My wife went to Target last week to pick up a few things for Lyla.
"I'd love a package of cards," I called. It was wishful thinking. Sometimes I get a pack, sometimes I don't.
This time I was lucky. I opened the package and only found room for an Andre Ethier in my shiny protective sheets. It's a bittersweet thing, opening a pack of cards without the prospects of pulling a Ken Griffey, Jr., rookie card out of the batch.
You see, Griffey's rookie year coincided with the absolute apex of the market for sports cards. When I was living in John Day, Oregon, back in my middle-school years, I spent all my disposable income on cards. When I pulled dandelions or pushed the mower for my folks, I calculated my wages in packages of Topps. Hell, I even ate that gum--it was like pepto bismol hammered flat, into the consistency of hardy drywall.
Those were great years. I had many wonderful friends in John Day. I had daily access to a very trouty river and a couple of trouty streams. I had soccer and swim team.
And I had baseball.
I love baseball. I'm a long-suffering Baltimore Orioles fan, and I love that franchise more than any other. More than the Trail Blazers. More than the Denver Broncos or the Jacksonville Jaguars or the Indiana Pacers.
But they break my heart every year. The only solace I have is to flip through my dozens of pages of Ripkens, Moras, Markakises, Mussinas and Murrays. I've got scads of O's in my pages--even the oldies from the late '80s, when the Birds tanked twenty-one games in a row to start the year and I got teased at school for wearing my Starter jacket with the Oriole stripes over the shoulders.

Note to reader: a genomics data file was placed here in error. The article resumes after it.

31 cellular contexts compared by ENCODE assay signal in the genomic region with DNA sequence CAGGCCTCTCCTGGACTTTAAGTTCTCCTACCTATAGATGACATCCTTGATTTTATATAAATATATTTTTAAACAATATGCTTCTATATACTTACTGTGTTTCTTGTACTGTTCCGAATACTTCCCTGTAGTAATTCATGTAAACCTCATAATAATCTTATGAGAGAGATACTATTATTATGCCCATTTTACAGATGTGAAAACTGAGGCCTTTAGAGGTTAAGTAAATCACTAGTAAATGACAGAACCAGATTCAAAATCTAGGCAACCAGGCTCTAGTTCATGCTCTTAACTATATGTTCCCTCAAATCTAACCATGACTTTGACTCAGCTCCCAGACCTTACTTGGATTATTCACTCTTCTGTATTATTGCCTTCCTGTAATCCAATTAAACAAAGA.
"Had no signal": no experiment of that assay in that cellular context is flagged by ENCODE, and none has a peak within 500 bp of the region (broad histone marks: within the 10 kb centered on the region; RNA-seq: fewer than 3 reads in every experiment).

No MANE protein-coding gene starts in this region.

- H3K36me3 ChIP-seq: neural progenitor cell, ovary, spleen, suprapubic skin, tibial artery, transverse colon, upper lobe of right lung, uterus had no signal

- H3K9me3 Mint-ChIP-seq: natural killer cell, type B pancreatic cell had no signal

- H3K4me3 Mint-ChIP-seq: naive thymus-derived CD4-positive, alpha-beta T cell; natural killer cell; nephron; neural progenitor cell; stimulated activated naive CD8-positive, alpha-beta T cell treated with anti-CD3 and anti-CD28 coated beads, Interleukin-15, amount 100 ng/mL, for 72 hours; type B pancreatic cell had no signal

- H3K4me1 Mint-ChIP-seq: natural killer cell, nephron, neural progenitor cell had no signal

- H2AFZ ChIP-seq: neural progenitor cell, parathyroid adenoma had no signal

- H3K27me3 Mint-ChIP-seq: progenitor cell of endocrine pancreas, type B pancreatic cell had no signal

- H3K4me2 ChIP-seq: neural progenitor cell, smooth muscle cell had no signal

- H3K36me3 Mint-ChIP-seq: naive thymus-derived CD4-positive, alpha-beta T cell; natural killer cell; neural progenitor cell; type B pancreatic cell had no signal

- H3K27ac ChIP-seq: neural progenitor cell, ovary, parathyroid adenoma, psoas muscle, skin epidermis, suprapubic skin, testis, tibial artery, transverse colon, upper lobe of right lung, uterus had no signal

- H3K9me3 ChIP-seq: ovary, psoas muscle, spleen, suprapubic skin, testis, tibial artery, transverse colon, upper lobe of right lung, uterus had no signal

In that era, Griffey was the most exciting player out there. Cal was my favorite--no doubt--but nobody could equal the sheer excitement he brought to the field every night. The Big Hurt (Frank Thomas) was probably the best pure hitter, but Grif could do it all: run, catch, throw and smoke the ball out of the park.
He had style, that one. Come to think of it, I see a little Griffey in Jason Heyward over in Atlanta.
And we hunted his rookie card like Hemingway going after lions on the veldt. I remember splitting a waxbox of 1989 Donruss packs with Ben Boche, my best friend. We each got a Griffey rookie, thank goodness, but there were some tense moments as we ripped those packs apart. What if one of us had lucked out and got them both?
At any rate, Griffey has been a mainstay in my life. When I had surgery after breaking my kneecap while playing soccer in college, my dad and I had to wait in recovery. We passed the time (1995) by watching the greatest game in Seattle Mariners history: their extra-inning win over the Yankees in the playoffs. It was Griffey who slid across home plate for the win.
I couldn't get out of bed, but my pop and I had our share of high fives nonetheless.
I followed him in Cincinnati and I rejoiced when he returned to Seattle. I hear that he's going to live there full-time in retirement, and that he might join the club in the front office. That would be a good thing. He could be arrogant at times, but he's always cared about baseball. He's good for the game, especially having enjoyed so much success through the steroid era.
I record these disjointed memories here because I just read that Ken hung his spikes up tonight. One of the finest things about sports is aging with your favorite players, and being loyal to them down the line. Sports are monumental because they serve as mileage posts for our lives. The thing with Grif was, he gave me twenty years of those.
Thanks for sharing your gifts with us, Ken, and best of luck in your future with the Mariners.